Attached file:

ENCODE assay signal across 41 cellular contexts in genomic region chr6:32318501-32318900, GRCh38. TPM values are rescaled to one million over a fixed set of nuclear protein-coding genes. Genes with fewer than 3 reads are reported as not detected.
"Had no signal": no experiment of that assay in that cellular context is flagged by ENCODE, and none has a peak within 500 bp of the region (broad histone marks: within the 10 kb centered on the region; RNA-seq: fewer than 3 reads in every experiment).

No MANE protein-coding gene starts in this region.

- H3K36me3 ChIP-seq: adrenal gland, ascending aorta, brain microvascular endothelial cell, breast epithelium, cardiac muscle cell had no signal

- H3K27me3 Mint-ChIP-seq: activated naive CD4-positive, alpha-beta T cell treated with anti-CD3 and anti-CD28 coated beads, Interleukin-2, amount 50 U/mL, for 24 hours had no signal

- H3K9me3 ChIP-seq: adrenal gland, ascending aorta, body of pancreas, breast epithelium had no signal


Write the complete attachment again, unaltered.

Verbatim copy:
ENCODE assay signal across 41 cellular contexts in genomic region chr6:32318501-32318900, GRCh38. TPM values are rescaled to one million over a fixed set of nuclear protein-coding genes. Genes with fewer than 3 reads are reported as not detected.
"Had no signal": no experiment of that assay in that cellular context is flagged by ENCODE, and none has a peak within 500 bp of the region (broad histone marks: within the 10 kb centered on the region; RNA-seq: fewer than 3 reads in every experiment).

No MANE protein-coding gene starts in this region.

- H3K36me3 ChIP-seq: adrenal gland, ascending aorta, brain microvascular endothelial cell, breast epithelium, cardiac muscle cell had no signal

- H3K27me3 Mint-ChIP-seq: activated naive CD4-positive, alpha-beta T cell treated with anti-CD3 and anti-CD28 coated beads, Interleukin-2, amount 50 U/mL, for 24 hours had no signal

- H3K9me3 ChIP-seq: adrenal gland, ascending aorta, body of pancreas, breast epithelium had no signal